9, avenue Paul Cézanne
Phone: +33 (0) 4 42 21 06 53
Fax: 33 (0) 4 42 21 90 34

Atelier Cézanne

Nestled on the Lauves hill in Aix en Provence, Cézanne’s studio saw the creation of dozens of masterpieces, today found in the world’s best museums, such as the famous "Grandes Baigneuses" or the many "Sainte Victoire". A studio almost all intact, the private life of the "father of modern art" still dwells there and the mysteries of his creativity hang in the air.

Cézanne spent 2000 francs in 1901 to acquire an old farm and 7000 m2 of land in the commune of Aix en Provence. Situated on the Lauves hill, planted with olive and fig trees, the Verdon canal running alongside it, the land offers a unique panorama of the Sainte Victoire mountain. Cézanne ordered, according to his own plans, the construction of a studio. In September 1902, after ten months of work, he moved in and brought with him all his dearest possessions.

Permanent Collection

stream", the residence is a Provençal country house that the sun seems to have baked. On the ground floor, there are two lounges, a lavatory, a kitchen and a small pantry. Upstairs is the studio itself, lit from the south by two big windows and from the north by a glass roof. Here he would work every day during the last four years of his life.

Each day, in any weather, he left his apartment on the Rue Boulegon, which he shared with his wife, Hortense. From six in the morning until five in the afternoon, he worked in his "big studio in the country". "I’m better here than in the city," he wrote to his art dealer Ambroise Vollard in 1903. "In every corner, the canvases pile up, still on their stretchers or rolled up. (...) His studio was a big mess," noted the writers Rivière and Schnerb, entertained by Cézanne in 1905. The studio in Lauves saw the painter’s last works come into the world: the Grandes Baigneuses, the portrait of the gardener Vallier, views of the garden, still lifes...
After his death, the studio, closed and forgotten, went to sleep with the everyday life of the painter. His possessions remained there: painting materials, clothing, objects for his still lifes. In 1921, Marcel Joannon – known as Marcel Provence – a reviver of Provençal verse, purchased it. Fervent admirer of the former owner, he only lived in the downstairs. He left the studio upstairs just as Cezanne had left it, determined to preserve a "precious heritage, the spiritual richness attached to these wall, to this garden".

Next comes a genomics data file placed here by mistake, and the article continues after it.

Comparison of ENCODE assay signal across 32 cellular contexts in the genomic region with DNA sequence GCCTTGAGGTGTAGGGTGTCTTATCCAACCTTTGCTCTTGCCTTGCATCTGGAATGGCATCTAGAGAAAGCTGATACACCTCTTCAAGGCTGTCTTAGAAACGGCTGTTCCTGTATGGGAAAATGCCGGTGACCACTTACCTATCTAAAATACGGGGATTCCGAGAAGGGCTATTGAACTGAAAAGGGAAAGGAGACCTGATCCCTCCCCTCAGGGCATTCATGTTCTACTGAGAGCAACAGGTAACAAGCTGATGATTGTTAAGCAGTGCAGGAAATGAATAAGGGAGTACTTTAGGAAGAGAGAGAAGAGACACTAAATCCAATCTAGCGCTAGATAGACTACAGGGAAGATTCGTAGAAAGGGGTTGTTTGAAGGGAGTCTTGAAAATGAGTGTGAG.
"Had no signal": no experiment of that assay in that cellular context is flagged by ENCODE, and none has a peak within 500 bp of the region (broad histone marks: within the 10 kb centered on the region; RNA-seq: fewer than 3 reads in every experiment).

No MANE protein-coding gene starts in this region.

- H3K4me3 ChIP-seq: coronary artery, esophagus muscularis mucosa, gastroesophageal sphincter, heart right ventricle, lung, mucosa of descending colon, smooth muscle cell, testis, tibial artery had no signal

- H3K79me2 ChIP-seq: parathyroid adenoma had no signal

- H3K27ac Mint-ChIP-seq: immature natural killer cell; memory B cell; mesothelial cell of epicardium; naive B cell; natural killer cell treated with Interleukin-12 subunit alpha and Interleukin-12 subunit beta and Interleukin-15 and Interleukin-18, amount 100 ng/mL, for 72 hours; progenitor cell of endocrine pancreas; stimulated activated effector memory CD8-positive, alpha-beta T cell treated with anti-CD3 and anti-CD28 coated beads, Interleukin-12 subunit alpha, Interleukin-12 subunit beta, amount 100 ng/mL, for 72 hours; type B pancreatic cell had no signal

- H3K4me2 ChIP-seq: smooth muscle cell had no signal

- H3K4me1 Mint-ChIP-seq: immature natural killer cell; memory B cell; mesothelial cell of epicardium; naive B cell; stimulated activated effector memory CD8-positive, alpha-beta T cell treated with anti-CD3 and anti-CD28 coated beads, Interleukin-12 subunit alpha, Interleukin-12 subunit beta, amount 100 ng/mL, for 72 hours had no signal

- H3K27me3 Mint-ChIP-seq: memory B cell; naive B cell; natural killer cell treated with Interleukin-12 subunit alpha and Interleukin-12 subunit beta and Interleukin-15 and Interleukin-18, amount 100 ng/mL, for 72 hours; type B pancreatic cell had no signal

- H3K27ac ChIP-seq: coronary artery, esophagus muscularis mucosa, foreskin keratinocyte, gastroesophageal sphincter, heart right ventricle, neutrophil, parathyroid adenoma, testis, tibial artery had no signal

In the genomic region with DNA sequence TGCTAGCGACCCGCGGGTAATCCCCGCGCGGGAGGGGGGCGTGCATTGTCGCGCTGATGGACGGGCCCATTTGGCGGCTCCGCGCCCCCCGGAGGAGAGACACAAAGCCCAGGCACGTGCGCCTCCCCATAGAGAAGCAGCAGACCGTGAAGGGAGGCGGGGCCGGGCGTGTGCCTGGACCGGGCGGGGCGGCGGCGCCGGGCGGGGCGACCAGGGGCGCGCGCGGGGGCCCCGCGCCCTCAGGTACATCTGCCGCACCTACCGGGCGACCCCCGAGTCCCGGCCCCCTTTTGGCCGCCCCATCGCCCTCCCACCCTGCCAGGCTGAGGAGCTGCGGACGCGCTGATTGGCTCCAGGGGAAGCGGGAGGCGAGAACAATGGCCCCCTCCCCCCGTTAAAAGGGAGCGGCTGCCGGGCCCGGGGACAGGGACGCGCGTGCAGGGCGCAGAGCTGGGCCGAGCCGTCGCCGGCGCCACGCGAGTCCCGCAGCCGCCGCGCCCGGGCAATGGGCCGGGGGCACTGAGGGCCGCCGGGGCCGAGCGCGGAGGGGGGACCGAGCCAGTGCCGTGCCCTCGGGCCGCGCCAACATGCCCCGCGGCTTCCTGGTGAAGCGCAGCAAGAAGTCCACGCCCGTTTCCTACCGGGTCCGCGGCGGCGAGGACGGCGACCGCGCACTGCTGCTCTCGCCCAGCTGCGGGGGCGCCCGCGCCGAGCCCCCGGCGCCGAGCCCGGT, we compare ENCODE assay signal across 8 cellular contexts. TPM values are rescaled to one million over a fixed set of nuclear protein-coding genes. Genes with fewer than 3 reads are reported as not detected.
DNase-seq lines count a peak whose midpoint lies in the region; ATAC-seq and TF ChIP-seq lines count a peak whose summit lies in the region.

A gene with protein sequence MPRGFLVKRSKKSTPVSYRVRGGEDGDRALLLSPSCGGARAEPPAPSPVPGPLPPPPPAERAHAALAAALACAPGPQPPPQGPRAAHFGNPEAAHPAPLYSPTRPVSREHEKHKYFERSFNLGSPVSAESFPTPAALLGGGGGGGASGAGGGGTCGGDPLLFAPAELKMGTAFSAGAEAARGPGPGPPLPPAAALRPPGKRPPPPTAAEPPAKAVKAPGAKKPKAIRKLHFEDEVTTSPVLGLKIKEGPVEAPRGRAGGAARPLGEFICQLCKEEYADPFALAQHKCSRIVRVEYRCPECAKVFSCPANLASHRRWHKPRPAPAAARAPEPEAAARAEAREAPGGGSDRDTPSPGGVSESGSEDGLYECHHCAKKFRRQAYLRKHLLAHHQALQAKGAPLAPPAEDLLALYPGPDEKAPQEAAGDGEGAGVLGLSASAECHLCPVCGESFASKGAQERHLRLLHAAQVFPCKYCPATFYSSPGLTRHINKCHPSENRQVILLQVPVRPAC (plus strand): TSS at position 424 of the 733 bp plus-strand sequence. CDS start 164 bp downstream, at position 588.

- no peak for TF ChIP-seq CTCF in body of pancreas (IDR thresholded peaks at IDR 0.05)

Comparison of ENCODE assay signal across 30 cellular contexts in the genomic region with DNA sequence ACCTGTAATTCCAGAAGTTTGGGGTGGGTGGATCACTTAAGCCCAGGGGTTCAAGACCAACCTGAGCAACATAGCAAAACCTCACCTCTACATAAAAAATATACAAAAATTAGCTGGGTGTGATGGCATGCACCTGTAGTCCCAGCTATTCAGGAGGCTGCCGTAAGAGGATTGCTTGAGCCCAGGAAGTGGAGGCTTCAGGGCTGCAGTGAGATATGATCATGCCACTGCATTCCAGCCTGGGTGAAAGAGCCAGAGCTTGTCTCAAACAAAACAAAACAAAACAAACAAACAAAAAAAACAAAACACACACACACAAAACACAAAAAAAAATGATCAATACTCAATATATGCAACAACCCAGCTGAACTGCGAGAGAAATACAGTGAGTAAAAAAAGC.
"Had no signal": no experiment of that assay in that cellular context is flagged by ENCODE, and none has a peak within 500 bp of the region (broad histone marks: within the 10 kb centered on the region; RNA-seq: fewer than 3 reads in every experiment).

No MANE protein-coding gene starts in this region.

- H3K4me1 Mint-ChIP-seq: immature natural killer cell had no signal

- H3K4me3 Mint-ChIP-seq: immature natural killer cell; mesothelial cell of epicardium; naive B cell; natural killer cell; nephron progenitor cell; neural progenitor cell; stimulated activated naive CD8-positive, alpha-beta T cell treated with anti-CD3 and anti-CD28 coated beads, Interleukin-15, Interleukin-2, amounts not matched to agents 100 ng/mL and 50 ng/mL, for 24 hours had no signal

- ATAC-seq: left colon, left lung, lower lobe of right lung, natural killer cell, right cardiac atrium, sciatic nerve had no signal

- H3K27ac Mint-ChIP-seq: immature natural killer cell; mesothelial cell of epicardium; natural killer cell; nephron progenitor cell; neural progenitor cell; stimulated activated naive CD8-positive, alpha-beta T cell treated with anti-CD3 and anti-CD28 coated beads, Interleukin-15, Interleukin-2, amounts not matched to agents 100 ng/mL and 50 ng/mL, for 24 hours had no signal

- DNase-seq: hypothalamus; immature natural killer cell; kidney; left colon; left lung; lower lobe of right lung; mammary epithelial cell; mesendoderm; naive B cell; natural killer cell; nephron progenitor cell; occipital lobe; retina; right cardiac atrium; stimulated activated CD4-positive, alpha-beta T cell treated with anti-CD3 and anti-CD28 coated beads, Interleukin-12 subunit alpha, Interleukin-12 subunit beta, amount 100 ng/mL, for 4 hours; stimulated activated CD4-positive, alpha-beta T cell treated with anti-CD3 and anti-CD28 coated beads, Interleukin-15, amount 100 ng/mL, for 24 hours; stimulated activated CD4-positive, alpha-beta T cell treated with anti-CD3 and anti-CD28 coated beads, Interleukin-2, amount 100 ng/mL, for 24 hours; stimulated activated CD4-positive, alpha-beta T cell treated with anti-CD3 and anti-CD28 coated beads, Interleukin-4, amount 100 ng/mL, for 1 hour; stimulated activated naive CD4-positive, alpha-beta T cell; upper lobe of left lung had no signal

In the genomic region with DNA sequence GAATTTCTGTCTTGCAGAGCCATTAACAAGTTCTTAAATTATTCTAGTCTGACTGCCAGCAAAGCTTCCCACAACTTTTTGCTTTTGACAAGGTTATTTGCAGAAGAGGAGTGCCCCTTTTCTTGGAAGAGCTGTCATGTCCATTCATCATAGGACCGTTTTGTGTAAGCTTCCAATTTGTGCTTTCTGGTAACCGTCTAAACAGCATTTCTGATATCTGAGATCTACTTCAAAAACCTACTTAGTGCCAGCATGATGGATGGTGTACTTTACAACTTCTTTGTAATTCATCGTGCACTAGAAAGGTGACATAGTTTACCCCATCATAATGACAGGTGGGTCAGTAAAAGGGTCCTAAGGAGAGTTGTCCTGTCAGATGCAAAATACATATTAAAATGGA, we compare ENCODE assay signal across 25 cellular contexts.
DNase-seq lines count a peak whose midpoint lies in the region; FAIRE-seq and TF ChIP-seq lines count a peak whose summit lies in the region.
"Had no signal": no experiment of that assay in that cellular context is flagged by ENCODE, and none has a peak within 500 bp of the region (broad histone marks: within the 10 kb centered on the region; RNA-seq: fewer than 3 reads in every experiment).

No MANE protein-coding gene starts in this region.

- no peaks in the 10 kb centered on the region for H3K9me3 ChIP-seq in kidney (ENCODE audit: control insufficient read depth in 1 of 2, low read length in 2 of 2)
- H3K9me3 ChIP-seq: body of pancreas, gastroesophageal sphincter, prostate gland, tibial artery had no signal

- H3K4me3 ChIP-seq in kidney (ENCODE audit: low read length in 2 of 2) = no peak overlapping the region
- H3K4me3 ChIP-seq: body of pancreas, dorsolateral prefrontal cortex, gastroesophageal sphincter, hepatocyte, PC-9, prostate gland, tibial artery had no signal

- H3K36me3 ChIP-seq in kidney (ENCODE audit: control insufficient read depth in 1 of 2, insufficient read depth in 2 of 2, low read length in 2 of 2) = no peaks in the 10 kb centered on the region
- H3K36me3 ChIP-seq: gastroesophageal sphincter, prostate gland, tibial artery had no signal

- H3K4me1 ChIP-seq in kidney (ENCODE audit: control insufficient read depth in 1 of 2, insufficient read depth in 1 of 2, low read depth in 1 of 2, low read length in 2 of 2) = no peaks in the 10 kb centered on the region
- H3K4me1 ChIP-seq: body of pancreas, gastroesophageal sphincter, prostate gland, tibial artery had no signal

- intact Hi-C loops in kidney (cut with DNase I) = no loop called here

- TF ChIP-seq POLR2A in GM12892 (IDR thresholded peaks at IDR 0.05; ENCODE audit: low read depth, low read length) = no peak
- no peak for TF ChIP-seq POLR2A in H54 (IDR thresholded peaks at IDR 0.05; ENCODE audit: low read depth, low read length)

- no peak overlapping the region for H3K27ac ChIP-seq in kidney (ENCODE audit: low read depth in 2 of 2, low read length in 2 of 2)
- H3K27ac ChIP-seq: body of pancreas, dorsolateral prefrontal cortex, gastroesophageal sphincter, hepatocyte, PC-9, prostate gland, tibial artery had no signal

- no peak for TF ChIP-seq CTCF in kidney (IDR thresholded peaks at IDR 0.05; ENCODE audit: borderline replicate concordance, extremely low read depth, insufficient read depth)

"Everything evoked so strongly the presence of the painter that I was disconcerted," noted Adrien Chappuis after visiting the studio. "My usual under...+ [ Read all ]

Opening hours

2 January – 31 March: open daily from 10am-12pm / 2pm-5pm
1 April – 30 June: open daily from 10am-12pm / 2pm-6pm
Closed on May 1
1 July -9 September: open daily from 10am-6pm
10 September – 30 September: open daily from 10am-12pm / 2pm-6pm
1 October – 31 December: open daily from 10am-12pm / 2pm-5pm
Closed on 25 December

Getting there

Take bus number 1 from the Rotonde in Aix-en-Provence. The bus stop is located in front of the St Christophe hotel and departs every 20 minutes. Get off at stop “Cézanne


The atelier benefits from an audio-visual room, a library-shop and a refreshment room. Please see website for conferences and animations.

Museum internal and external photos (9)

Click on the images to enlarge